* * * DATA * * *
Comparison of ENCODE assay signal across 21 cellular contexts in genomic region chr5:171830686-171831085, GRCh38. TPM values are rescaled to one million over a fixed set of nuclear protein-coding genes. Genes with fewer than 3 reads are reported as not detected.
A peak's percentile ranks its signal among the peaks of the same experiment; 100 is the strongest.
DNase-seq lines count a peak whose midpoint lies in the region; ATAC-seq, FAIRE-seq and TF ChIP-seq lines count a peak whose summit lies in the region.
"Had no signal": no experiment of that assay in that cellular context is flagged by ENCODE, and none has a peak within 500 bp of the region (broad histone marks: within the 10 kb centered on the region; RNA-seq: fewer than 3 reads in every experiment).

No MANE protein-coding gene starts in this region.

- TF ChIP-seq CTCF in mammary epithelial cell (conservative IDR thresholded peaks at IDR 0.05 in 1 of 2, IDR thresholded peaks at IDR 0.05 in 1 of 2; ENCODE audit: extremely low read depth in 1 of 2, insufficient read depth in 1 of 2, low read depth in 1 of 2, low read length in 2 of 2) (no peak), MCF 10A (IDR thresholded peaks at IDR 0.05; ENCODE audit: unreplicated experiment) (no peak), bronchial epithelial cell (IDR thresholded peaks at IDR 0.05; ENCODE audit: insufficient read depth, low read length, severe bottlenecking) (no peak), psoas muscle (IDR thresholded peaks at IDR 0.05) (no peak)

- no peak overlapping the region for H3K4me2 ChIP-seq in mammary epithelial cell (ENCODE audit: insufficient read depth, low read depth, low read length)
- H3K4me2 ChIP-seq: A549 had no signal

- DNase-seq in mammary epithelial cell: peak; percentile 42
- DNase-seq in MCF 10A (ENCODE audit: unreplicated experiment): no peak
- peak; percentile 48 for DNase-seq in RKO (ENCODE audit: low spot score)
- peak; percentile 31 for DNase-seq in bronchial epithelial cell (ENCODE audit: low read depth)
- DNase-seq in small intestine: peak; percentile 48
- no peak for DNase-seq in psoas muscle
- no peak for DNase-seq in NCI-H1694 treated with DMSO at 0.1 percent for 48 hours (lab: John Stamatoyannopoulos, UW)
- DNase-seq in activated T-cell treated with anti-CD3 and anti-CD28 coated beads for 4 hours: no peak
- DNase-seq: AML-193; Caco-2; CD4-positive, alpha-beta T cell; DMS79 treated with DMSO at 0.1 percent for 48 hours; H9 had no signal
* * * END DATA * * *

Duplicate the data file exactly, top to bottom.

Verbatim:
Comparison of ENCODE assay signal across 21 cellular contexts in genomic region chr5:171830686-171831085, GRCh38. TPM values are rescaled to one million over a fixed set of nuclear protein-coding genes. Genes with fewer than 3 reads are reported as not detected.
A peak's percentile ranks its signal among the peaks of the same experiment; 100 is the strongest.
DNase-seq lines count a peak whose midpoint lies in the region; ATAC-seq, FAIRE-seq and TF ChIP-seq lines count a peak whose summit lies in the region.
"Had no signal": no experiment of that assay in that cellular context is flagged by ENCODE, and none has a peak within 500 bp of the region (broad histone marks: within the 10 kb centered on the region; RNA-seq: fewer than 3 reads in every experiment).

No MANE protein-coding gene starts in this region.

- TF ChIP-seq CTCF in mammary epithelial cell (conservative IDR thresholded peaks at IDR 0.05 in 1 of 2, IDR thresholded peaks at IDR 0.05 in 1 of 2; ENCODE audit: extremely low read depth in 1 of 2, insufficient read depth in 1 of 2, low read depth in 1 of 2, low read length in 2 of 2) (no peak), MCF 10A (IDR thresholded peaks at IDR 0.05; ENCODE audit: unreplicated experiment) (no peak), bronchial epithelial cell (IDR thresholded peaks at IDR 0.05; ENCODE audit: insufficient read depth, low read length, severe bottlenecking) (no peak), psoas muscle (IDR thresholded peaks at IDR 0.05) (no peak)

- no peak overlapping the region for H3K4me2 ChIP-seq in mammary epithelial cell (ENCODE audit: insufficient read depth, low read depth, low read length)
- H3K4me2 ChIP-seq: A549 had no signal

- DNase-seq in mammary epithelial cell: peak; percentile 42
- DNase-seq in MCF 10A (ENCODE audit: unreplicated experiment): no peak
- peak; percentile 48 for DNase-seq in RKO (ENCODE audit: low spot score)
- peak; percentile 31 for DNase-seq in bronchial epithelial cell (ENCODE audit: low read depth)
- DNase-seq in small intestine: peak; percentile 48
- no peak for DNase-seq in psoas muscle
- no peak for DNase-seq in NCI-H1694 treated with DMSO at 0.1 percent for 48 hours (lab: John Stamatoyannopoulos, UW)
- DNase-seq in activated T-cell treated with anti-CD3 and anti-CD28 coated beads for 4 hours: no peak
- DNase-seq: AML-193; Caco-2; CD4-positive, alpha-beta T cell; DMS79 treated with DMSO at 0.1 percent for 48 hours; H9 had no signal